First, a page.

How Rhode Island Revenues Compare – 2014 Edition

PROVIDENCE R.I. (March 2015) – Today RIPEC released its annual report: How Rhode Island Revenues Compare, whichprovides details on state and local government revenue sources from Fiscal Year 2012, the most recent year for which national data are available. The publication compares Rhode Island’s fiscal system with those of the other 49 states and the national average using data released by the US Census Bureau.

Changes in revenue collections between FY 2008 and FY 2012 for the United States and Rhode Island, as measured on a per capita basis, demonstrate the impact of the Great Recession on national and state revenue. Though total revenues declined during the recession (FY 2007 through FY 2009), they began increasing in FY 2010, and, by FY 2012, total per capita revenues in Rhode Island were 19.6 percent greater than FY 2008 levels. Similarly, total per capita revenues nationally in FY 2012 were 10.6 percent above FY 2008 levels. This increase in Rhode Island was driven primarily by increases in property tax revenue collections (a 14.5 percent increase), and intergovernmental revenues (a 21.2 percent increase). Property taxes and intergovernmental revenues also increased nationally during this time period, but by smaller percentages (5.6 percent and 18.4 percent, respectively).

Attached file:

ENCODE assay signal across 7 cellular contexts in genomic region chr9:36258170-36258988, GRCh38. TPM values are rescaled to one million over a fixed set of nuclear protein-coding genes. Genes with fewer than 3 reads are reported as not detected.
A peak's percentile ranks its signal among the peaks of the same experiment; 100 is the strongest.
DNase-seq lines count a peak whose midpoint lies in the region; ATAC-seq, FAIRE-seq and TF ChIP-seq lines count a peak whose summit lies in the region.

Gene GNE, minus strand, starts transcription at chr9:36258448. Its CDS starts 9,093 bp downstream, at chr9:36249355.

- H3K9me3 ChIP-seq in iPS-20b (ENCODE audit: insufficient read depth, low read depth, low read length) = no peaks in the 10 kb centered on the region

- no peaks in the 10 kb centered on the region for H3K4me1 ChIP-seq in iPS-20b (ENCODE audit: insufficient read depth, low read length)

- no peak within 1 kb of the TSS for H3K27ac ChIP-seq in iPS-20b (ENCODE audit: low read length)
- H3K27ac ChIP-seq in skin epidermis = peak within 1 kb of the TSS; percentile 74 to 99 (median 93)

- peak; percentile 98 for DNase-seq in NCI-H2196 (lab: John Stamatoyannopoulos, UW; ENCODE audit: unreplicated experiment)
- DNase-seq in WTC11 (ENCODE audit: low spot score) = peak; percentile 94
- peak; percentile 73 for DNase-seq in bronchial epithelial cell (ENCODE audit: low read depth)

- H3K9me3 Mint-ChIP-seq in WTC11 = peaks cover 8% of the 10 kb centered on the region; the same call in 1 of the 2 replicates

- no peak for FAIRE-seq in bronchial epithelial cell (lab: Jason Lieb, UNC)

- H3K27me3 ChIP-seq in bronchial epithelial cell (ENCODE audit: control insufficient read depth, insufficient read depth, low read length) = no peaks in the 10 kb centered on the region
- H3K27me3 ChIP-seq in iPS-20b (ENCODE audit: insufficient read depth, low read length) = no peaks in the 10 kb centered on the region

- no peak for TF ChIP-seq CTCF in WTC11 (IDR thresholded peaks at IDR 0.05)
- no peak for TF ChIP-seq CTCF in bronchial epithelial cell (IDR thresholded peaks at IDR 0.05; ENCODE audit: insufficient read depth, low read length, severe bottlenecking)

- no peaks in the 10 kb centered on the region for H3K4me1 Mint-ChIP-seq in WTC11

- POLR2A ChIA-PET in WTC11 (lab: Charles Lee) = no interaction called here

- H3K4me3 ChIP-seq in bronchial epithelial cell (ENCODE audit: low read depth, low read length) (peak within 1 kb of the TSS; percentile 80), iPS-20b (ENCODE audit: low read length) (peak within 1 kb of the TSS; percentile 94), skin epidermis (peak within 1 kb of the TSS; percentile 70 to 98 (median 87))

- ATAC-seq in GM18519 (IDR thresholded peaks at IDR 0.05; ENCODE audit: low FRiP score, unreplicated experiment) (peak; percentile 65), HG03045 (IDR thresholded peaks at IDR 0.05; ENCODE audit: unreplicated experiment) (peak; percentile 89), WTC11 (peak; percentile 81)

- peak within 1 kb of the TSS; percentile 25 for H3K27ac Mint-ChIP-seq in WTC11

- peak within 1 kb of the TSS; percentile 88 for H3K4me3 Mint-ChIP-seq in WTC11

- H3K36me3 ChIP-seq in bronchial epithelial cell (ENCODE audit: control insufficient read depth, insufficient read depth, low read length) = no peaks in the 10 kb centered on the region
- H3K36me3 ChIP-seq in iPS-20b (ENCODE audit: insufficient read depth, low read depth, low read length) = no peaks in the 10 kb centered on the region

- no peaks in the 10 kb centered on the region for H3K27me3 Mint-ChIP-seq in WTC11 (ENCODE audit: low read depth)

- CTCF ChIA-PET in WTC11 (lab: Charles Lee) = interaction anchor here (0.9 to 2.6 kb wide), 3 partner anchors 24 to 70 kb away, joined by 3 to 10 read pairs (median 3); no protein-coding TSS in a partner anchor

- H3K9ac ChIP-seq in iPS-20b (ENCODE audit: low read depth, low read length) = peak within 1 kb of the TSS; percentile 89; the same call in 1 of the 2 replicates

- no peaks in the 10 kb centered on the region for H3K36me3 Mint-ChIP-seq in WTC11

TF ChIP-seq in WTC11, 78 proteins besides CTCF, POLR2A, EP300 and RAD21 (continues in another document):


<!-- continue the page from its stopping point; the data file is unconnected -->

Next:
State and local governments in Rhode Island collected $11.2 billion in FY 2012, approximately $1.5 billion (12.0 percent), below FY 2011 revenues, whereas national state and local FY 2012 revenue collections of $3.0 trillion were $0.4 trillion (11.6 percent) less than FY 2011 collections. A significant contributor of the state and national overall decrease was related to declines in insurance trust fund revenues (e.g. public employee retirement systems, unemployment compensation, state workers’ compensation systems), which decreased by $1.3 billion in Rhode Island, and $388.1 billion nationally—decreases of 48.0 percent and 46.9 percent, respectively. Similarly, Rhode Island intergovernmental revenue decreased by 13.6 percent from FY 2011 to FY 2012 and decreased by 12.0 percent nationwide.

Rhode Island’s FY 2012 total tax burden remains among the highest in the country, ranking 13th highest as a share of personal income and on a per capita basis. By both measures – per $1,000 of personal income or per capita – Rhode Island’s total tax burden continues to be driven by the state’s high property tax collections, which now account for 44.9 percent of all tax collections in the Ocean State. In FY 2012, Rhode Island’s property tax collections were 4th highest in the United States as a share of personal income and 6th highest on a per capita basis. The state ranks lower among the fifty states for individual income, general sales, and other tax collections. Overall, the state’s FY 2012 tax collections of $109.78 per $1,000 of personal income were 6.8 percent greater than the national average of $102.81 per $1,000 of personal income; on a per capita basis, Rhode Island’s tax collections of $4,977 were 11.7 percent greater than the national average of $4,455.

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